Ken Moyle is an atheist who loves to go to church. Pentecostal, Roman Catholic, Anglican, Baptist-Moyle doesn't discriminate, he just sits quietly and observes. How long is the sermon? Does he feel inspired? Are those liturgical colours from last season? He scribbles notes. When the collection plate comes his way, Moyle surreptitiously slips in his business card, which reads "Mystery Worshipper."
It's a title Moyle's proud of. It was given to him four years ago by his employer-the irreverent British religion website Ship of Fools: The Magazine of Christian Unrest-when he was asked to review church services. In that time, Moyle has rated ceremonies from St. John's to Vancouver.
Reviewing a church service is a multi-faceted task. In addition to measuring the piety levels, Moyle must tackle temporal subjects such as the softness of the pews, the quality of the after-service coffee and the friendliness of the congregation. There are also free-form questions such as "What part of the experience was closest to heaven?" and "Was anything in the church distracting?"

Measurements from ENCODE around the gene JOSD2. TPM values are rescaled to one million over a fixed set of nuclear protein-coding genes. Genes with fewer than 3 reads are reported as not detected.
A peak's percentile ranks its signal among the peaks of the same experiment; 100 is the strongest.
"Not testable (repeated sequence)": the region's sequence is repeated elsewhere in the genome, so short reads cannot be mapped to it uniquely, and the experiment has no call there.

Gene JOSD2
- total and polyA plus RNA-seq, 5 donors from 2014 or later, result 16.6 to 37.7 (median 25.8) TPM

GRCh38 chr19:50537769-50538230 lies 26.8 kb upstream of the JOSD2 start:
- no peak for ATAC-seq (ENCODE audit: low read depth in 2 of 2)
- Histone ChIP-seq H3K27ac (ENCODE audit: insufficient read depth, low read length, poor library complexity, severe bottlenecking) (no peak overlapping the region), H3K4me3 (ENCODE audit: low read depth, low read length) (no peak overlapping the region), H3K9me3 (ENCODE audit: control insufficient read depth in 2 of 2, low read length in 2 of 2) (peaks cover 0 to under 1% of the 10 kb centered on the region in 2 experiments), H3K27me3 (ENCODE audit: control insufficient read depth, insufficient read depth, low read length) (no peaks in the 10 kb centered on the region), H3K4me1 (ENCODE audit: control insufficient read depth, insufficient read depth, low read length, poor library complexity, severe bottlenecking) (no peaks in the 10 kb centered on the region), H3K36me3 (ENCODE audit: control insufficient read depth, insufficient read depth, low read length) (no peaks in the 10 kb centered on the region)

Dancing, Moyle has found, can be very distracting. He's also discovered that sermons come in a wide variety of lengths and styles (a Pentecostal preacher/televangelist once pontificated for an hour and a half), and that he blends in easiest at Pentecostal churches because, like him, the congregation members take notes. "Sermons are treated more like a lecture," he says, adding that if the minister is "worth his salt," he'll say something worth recording and pondering.
Moyle was raised as an Anglican until his teenage years; his family then converted to Pentecostalism. An adult now, he acknowledges that, in frequenting churches, he's "desperately wishing" to regain the faith he lost somewhere along the way. "Sometimes I feel like maybe I'm not an atheist afterwards. I suppose if I was really settled in my faith, I wouldn't be hopping around to different churches."